From Wuhan to Weybridge and Woking

19 May 2020

A Twitter poll recently conducted by consumer champion Martin Lewis found that 60% of respondents were the same or better off financially as a result of the coronavirus pandemic.

Had Amazon CEO Jeff Bezos taken part, he would have been in that 60%, too. To rub it in, the American entrepreneur added a mere $24bn (£19bn) to his fortune as the demand for online shopping sent Amazon’s stock price to an all-time high, propping up the retail sector in the process.

At the other end of the spectrum, a number of sectors face challenges they’ve never seen before. Take the domino effect in education: schools closing, working parents having to balance doing their jobs with home-schooling, schools having to resort to emergency teaching, furloughing ‘non-essential’ staff. You get the picture.

While the closure of schools and when they should re-open are moot points at many a 10 Downing Street press briefing, one thing less talked about is just how schools, colleges, universities and any other academic institution you care to mention are progressing with what’s been the most debilitating ‘attack’ on our freedoms since World War II. Even from 1939-1945, most schools were moved to country hotels, homes and estates in that very British manner of keeping a stiff upper lip, keeping calm and carrying on. With that in mind, you could argue that the true litmus test of how prepared schools are for ‘war’ is now.

The good news is august tech firms have done their bit by offering up key services for free. TeamViewer, the secure remote connectivity vendor, is providing schools its Blizz solution at no cost. It allows teachers and professors to conduct interactive lessons in a virtual classroom environment with up to 50 participants, either via video or telephone.

However, it’s one thing having all this at your disposal, but you also need to be experienced and skilled in using it.

Sarah Evans (pictured above), head teacher at Weston Green School (WGS) in Thames Ditton, says a sound remote/distance learning strategy was already in place at her school, courtesy of parent company Bellevue Education.

“Due to the significant investment in computing hardware and a group wide strategy to utilise the Google toolkit, we were well prepared to extend this to remote learning at very short notice,” she says. “Being a member of a national group of schools, many meetings, discussions, shared training etc. had already been achieved through the use of Google Meet and Hangouts as well as consistent use of Google Drive to share documents.”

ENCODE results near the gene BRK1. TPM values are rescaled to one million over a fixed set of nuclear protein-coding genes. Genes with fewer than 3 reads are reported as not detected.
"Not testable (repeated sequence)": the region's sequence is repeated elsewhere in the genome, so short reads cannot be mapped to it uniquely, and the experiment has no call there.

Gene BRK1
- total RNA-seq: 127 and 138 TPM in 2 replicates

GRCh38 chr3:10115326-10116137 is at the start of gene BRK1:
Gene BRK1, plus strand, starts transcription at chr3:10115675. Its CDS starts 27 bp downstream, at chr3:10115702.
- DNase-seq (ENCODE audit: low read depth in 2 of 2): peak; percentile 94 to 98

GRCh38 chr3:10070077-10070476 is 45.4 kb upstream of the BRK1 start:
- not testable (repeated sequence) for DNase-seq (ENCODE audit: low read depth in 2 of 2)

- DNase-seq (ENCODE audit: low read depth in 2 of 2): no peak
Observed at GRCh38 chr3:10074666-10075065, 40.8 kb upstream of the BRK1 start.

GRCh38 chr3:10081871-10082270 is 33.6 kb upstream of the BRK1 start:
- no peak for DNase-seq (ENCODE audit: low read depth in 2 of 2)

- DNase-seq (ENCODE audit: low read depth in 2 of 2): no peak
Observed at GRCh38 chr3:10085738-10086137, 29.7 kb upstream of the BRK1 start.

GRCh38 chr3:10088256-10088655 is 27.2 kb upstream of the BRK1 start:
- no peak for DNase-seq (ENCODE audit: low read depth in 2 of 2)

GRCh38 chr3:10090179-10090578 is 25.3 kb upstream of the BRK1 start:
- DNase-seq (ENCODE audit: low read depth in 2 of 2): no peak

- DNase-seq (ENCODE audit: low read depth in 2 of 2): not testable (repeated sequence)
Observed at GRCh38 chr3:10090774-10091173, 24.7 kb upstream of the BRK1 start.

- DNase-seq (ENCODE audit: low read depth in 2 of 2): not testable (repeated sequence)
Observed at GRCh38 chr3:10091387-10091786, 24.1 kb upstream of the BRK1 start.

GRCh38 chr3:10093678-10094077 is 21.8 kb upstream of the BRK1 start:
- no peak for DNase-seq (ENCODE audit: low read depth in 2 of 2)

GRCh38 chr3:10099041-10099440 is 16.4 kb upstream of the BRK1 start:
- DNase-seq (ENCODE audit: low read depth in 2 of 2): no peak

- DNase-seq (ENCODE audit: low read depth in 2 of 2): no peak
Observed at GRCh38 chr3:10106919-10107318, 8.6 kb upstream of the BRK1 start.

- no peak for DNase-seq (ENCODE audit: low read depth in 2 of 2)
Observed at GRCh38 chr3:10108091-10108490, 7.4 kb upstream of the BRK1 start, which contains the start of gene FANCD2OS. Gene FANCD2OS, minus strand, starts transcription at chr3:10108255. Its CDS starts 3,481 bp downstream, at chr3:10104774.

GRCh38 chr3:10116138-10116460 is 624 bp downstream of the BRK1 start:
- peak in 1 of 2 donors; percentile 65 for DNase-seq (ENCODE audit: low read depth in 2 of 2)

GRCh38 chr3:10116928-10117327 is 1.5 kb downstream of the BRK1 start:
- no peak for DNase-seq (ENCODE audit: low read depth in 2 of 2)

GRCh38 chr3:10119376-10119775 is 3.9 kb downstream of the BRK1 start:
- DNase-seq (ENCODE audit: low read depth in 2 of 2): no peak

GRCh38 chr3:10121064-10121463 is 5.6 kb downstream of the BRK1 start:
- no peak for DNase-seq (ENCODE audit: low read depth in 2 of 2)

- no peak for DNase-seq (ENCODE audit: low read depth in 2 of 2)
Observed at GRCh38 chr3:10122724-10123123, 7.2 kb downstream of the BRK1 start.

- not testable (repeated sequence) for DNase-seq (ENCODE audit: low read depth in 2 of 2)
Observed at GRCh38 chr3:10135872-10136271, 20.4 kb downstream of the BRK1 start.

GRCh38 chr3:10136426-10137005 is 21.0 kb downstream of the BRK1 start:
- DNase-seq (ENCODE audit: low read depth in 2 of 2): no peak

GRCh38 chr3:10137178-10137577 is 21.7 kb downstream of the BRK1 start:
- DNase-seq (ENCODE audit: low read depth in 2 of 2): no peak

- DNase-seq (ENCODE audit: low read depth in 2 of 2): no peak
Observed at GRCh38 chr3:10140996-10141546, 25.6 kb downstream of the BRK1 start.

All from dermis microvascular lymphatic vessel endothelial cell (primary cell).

Evans adds that many staff and children were already familiar with this system and so “the extension to remote learning therefore focussed on upskilling all staff, sharing skills and techniques around live and recorded lessons” and getting the balance right for children in terms of their overall experience across the week.

“We are a school with children from three-11 and therefore the ways in which the Google toolkit has been utilised demanded a progressive and differentiated approach across the school,” she continues. “We have also taken time to add in apps which will support ease of use, such as Kami and Jamboard and trained staff to use these.”

Sir William Perkins’s School (SWPS) in nearby Chertsey was also prepared for distance learning, says senior deputy head Sherry Husselbury. However, it wasn’t without its teething problems.

“We had a system for uploading work via Firefly (a learning platform) which was in place to ensure that learning could continue on ‘snow days’ or other weather extremes,” she adds. “This would have been successful in the short term but actually proved to be catastrophic as the system ‘fell over’ on the first day of the school closures because of the high volume of traffic experienced globally. They dutifully worked up their capacity in a very short time (two days) but we had to abandon that process as our #1 system.”

Fortunately, just before the closure, the school’s IT network support manager recommended switching over to Microsoft Teams, which was enabled across SWPS. The school then quickly wrote some protocols and had assemblies to introduce it to students. “I am staggered at the rate colleagues were able to upskill in this previously unused area and in no time, it was in wide use across the curriculum,” adds Husselbury. “Other tools such as OneNote, Explain Everything and other apps have been used with great success too.”

Foresight seems to have been a wonderful thing, with some schools benefitting from having put certain technologies in place much earlier than others. Karl Rivers, director of IT at Royal Grammar School (RGS) in Guildford, says his school put in plans in place for remote learning a few years ago.